Design News: How has precision decorating evolved over the years at Phillips?
Steve Axtman, plant manager, Phillips Plastics Precision Decorating facility: Our precision decorating operation, based in Hudson, WI, is the second oldest facility in the corporation. We started off producing a proprietary line of knobs and then about 18 years ago moved into more specialized areas, such as paint laser-etching, which addressed the growing interest in backlit components.We began with one paint system and one type of laser and now have grown to the point where we a multitude of paint types, three paint systems and five dual-head lasers.
When do customers typically begin to think about precision decorating?
Axtman: For the best results, customers should be thinking about the finishing process right at the design stage. You really need to design a part to enhance painting. For example, when you have parts with sharp angles, paint tends to build up on the edges to create a windowing effect, or it will chip off. So thinking about the geometric shape of parts is very important if you want a robust decorating process.
When in the manufacturing process does decorating occur?
Axtman: We first injection-mold the part. Our facility has 18 injection molding machines, but we also take parts coming from our custom molding and multi-shot molding facilities. Whatever the source, we automatically load the parts onto paint fixtures and move them to the paint system. When they come out of the oven, the parts can them move to another station for further finishing, such as laser-etching for backlit components. It then goes to the assembly department.
How long does it take for a part to go through all these stages?
Axtman: About 48 hours. And the projects we handle can range from as low as 1000 parts into the millions.
What about lead times for projects?
Axtman: Starting with the design stage for a part and moving to the completion of the decorating process, most projects takes from 10 to 12 weeks, but we can move faster than that if needed.
What are some of the finishes that tend to be popular today with customers?
Axtman: The most popular finishes today are metallics and high-gloss finishes, as well as textured finishes, such as the soft-feel finishes. Metallics tend to be multi-coast systems, while high-gloss starts with a base coat and then a clear finishing coat. Texturing is accomplished either by designing that effect into the part or by adding texture to the paint.
What’s involved with laser-etching?
Axtman: Let’s take the radio in your car as an example. The buttons typically will have nice white graphics. To accomplish that effect, the part is molded in a clear or translucent color. Then the part gets a white coat of paint, and then a black coat. With the laser-etching process, we create the desired graphic by removing the black layer. The resulting effect is that you have color in the day time, and at night, when you turn your lights on, the graphics light up.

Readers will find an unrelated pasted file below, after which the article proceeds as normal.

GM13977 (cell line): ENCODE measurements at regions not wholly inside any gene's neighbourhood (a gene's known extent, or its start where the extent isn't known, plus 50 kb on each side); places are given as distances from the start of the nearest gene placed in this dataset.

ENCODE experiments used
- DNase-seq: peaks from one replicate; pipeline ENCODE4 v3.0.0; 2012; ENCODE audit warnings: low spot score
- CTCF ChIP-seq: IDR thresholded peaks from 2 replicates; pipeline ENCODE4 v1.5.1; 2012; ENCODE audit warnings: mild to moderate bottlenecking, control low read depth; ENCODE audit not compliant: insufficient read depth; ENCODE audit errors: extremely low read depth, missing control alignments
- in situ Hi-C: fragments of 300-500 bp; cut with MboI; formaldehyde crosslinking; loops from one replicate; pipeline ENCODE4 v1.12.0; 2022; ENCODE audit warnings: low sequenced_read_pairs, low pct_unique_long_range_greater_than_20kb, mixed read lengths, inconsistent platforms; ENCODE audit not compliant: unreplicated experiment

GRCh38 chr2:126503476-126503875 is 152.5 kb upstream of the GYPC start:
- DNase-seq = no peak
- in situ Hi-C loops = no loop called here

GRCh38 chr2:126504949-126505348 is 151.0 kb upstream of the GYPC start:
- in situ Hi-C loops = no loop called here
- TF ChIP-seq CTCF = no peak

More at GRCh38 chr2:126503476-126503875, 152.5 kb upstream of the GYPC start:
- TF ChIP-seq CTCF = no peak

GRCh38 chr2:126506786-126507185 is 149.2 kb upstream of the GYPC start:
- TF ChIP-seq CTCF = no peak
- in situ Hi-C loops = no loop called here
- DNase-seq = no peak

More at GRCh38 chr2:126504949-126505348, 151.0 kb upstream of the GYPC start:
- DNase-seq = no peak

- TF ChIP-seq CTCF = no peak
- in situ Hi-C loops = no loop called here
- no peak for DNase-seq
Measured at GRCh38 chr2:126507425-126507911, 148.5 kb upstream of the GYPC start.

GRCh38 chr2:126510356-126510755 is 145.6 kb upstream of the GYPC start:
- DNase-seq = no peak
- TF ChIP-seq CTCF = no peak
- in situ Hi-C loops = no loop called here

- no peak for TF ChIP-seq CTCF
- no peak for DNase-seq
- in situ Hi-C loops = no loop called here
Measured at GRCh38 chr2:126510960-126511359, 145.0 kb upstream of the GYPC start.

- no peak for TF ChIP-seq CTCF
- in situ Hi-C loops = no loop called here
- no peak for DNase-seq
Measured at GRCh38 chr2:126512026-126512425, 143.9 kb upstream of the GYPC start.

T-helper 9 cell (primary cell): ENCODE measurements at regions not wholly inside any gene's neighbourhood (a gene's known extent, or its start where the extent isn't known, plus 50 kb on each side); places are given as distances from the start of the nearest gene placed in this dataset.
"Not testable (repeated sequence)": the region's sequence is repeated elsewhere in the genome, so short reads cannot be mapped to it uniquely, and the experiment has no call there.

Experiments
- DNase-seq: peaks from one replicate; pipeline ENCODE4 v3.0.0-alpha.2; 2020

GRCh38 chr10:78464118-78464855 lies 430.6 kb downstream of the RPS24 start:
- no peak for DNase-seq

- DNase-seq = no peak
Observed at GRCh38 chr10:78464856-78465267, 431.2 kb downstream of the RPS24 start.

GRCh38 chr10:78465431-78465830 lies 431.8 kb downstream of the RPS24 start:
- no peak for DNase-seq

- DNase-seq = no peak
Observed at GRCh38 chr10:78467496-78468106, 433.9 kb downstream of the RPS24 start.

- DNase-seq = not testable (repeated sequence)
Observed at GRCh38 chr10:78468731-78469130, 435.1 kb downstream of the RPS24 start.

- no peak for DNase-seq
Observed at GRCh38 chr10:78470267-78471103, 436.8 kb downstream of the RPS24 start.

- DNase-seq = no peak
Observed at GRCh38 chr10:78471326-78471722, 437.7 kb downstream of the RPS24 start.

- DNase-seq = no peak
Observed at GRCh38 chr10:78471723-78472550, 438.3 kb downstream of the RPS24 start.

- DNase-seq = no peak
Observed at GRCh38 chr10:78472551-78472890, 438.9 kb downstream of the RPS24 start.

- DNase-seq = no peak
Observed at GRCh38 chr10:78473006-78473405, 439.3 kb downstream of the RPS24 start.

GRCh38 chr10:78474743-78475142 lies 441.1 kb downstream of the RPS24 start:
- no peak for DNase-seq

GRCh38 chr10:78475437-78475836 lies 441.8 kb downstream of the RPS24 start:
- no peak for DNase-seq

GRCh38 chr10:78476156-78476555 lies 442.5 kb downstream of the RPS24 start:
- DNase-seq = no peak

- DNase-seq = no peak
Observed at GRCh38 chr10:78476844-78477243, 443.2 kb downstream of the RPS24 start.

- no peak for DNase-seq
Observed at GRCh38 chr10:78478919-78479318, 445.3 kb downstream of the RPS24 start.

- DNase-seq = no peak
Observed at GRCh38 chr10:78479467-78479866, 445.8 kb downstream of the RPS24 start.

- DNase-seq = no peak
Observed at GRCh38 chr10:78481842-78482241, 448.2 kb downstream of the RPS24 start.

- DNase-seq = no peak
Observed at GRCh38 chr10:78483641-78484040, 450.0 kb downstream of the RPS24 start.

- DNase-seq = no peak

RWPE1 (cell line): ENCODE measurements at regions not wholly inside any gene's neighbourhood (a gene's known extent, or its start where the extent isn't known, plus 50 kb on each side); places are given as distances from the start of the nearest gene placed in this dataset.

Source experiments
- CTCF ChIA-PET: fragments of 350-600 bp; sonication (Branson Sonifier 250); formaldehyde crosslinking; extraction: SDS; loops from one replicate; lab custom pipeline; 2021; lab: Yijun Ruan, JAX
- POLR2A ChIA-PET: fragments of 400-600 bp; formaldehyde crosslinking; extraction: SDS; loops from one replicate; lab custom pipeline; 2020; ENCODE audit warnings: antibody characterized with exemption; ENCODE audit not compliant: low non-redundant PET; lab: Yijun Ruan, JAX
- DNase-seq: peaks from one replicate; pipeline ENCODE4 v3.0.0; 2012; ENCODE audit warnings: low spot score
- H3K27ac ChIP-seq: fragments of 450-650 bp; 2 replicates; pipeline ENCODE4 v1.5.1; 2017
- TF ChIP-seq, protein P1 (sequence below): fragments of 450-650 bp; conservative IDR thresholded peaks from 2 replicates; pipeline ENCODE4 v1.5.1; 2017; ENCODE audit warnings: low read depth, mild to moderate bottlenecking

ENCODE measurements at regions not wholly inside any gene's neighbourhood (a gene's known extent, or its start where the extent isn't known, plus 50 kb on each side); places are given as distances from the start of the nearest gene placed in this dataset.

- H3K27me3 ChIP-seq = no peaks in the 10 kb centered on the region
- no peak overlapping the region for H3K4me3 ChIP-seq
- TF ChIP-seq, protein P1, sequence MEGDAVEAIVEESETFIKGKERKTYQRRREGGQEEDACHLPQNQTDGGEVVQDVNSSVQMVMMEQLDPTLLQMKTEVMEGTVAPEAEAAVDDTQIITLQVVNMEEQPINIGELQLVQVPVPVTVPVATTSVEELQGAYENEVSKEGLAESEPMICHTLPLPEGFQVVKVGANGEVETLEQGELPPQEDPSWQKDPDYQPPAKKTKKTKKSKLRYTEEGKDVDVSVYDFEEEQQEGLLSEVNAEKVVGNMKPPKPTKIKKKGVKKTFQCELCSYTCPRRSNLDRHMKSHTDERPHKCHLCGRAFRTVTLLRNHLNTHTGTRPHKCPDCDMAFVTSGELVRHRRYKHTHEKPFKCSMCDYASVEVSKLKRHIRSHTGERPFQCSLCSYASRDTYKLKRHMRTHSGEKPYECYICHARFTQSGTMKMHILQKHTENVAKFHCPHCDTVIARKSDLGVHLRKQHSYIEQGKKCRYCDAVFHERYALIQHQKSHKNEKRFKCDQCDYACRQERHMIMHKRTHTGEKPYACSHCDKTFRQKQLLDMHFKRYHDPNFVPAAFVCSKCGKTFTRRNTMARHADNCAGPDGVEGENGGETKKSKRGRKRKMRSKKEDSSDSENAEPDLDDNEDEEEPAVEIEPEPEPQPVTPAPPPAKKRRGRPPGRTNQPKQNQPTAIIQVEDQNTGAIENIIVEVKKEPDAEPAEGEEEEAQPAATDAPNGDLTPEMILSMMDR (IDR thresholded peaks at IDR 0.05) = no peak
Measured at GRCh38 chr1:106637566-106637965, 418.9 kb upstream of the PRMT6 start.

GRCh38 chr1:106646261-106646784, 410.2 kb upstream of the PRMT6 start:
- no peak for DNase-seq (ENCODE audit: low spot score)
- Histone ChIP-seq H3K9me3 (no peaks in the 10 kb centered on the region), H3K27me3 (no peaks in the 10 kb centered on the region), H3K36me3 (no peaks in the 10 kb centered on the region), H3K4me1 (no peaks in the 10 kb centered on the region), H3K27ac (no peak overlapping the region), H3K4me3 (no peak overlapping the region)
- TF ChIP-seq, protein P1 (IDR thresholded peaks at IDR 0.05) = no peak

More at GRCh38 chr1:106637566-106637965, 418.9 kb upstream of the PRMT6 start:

What about the laser marking option?
Axtman: Here, we use lasing on the raw resin to create a graphic that is much more durable than pad printing or hot stamping. Laser marking has become very popular for applying graphics to plastic plumbing fixtures, such as shower heads and faucet knobs. For John Deere, we are laser-marking graphics on the control space for a deck-lowering unit. In the medical area, we mark a graphic arrow on an insulin pen that helps set up the correct dosage. These are just a few examples, but the point is that you can achieve very precise, clear and durable graphics.
Taking a look inside your facility, can you describe what would be your state of the art paint system?
Axtman: That would be our new paint 5 machine, which is literally a city within a city. It has its own HVAC system, power system and air filtration system. It features 5 robots and one of the industry’s most advanced cleaning systems. In the cleaning system, which was adapted from techniques used in the semiconductor industry, we take very clean CO² under high pressure and create snow. When this substance hits a part, it mechanically moves debris, and then a vacuum system removes the debris. After the parts are cleaned, they go through a preheat system, which relaxes the molecular structure for better paint adhesion. A smart conveyor then takes the part to one of the system’s two booths, where they are painted by a six-axis robot. As an example of what we can do, a robot would apply a base coat to a part in booth number one. Then the part would go off for a quick heated flash-off operation before going into booth number two where it gets a high-gloss clear coat. Finally, the part enters a full bake oven.
What is the range of industries that you serve with your facility?
Axtman: For many years, automotive has dominated our customer list, but we have a strong push to diversify to other applications as well. We are looking to bring in new program in such as areas as sporting goods, consumer durables, electronics, and even cosmetic cases. Besides decorating parts that we have molded, we can also decorate and assemble parts that others have produced. We are really encouraging our staff to think out of the box and suggest new precision decorating ideas to customers that are both cost effective and visually appealing. More customers also understand that the Phillips Plastics precision decorating operation gives them one-stop-stopping: molding, a wide range of finishes, lasing and assembly.
|Equipment for precision decorating at Phillips includes: 18 molding machines, three automated paint systems and five dual-head lasers.